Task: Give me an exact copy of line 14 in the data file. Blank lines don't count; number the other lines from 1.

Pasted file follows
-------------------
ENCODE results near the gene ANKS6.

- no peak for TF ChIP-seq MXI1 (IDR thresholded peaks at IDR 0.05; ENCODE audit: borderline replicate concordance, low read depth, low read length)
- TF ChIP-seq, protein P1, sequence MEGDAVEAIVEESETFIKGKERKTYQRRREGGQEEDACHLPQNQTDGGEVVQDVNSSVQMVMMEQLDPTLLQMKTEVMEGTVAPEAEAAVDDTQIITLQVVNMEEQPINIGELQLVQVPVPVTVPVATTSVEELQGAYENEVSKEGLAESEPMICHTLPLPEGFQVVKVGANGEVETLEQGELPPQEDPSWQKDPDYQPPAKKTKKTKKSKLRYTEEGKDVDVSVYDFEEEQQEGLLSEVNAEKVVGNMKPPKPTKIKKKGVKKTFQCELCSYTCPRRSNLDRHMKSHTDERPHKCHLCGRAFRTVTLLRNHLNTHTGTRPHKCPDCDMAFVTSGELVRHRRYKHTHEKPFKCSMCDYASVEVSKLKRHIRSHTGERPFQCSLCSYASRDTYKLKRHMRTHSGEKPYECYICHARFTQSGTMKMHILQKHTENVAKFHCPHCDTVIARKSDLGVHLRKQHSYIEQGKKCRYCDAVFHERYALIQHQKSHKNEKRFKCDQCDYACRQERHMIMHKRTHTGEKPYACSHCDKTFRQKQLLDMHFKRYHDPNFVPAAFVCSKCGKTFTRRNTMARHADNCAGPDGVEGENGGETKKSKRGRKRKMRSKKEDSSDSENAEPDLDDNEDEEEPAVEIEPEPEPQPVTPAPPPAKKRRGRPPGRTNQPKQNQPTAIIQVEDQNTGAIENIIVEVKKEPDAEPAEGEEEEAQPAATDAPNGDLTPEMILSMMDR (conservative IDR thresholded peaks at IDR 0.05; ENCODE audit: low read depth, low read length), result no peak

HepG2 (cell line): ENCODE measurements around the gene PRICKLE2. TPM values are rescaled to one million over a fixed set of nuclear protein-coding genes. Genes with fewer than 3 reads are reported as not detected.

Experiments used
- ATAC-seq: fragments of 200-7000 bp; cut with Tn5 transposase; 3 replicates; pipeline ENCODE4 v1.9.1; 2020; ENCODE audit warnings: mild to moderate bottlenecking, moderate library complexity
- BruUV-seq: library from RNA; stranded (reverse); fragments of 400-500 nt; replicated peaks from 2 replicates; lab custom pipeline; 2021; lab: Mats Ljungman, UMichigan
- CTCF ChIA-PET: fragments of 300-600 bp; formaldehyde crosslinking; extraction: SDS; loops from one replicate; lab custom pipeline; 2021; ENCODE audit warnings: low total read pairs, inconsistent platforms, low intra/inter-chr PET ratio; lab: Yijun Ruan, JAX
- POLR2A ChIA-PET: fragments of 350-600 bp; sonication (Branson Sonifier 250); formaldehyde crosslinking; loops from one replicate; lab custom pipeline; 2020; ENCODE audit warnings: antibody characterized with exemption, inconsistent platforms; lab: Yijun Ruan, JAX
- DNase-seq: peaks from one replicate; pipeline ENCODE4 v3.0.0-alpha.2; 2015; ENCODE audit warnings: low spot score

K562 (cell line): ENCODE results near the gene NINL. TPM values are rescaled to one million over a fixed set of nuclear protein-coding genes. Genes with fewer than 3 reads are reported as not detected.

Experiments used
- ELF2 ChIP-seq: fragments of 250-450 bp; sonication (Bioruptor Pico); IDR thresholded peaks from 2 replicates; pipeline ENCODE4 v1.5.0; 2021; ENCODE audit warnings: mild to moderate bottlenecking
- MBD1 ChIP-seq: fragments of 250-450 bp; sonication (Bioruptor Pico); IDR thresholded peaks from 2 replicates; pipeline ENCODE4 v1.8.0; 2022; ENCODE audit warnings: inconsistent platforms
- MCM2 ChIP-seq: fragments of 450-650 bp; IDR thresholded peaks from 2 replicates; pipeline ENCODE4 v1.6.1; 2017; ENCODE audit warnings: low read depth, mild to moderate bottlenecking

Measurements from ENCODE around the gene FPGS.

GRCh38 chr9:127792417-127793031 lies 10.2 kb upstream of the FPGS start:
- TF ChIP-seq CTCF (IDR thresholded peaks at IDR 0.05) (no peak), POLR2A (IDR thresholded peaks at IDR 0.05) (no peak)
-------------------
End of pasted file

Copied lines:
- MBD1 ChIP-seq: fragments of 250-450 bp; sonication (Bioruptor Pico); IDR thresholded peaks from 2 replicates; pipeline ENCODE4 v1.8.0; 2022; ENCODE audit warnings: inconsistent platforms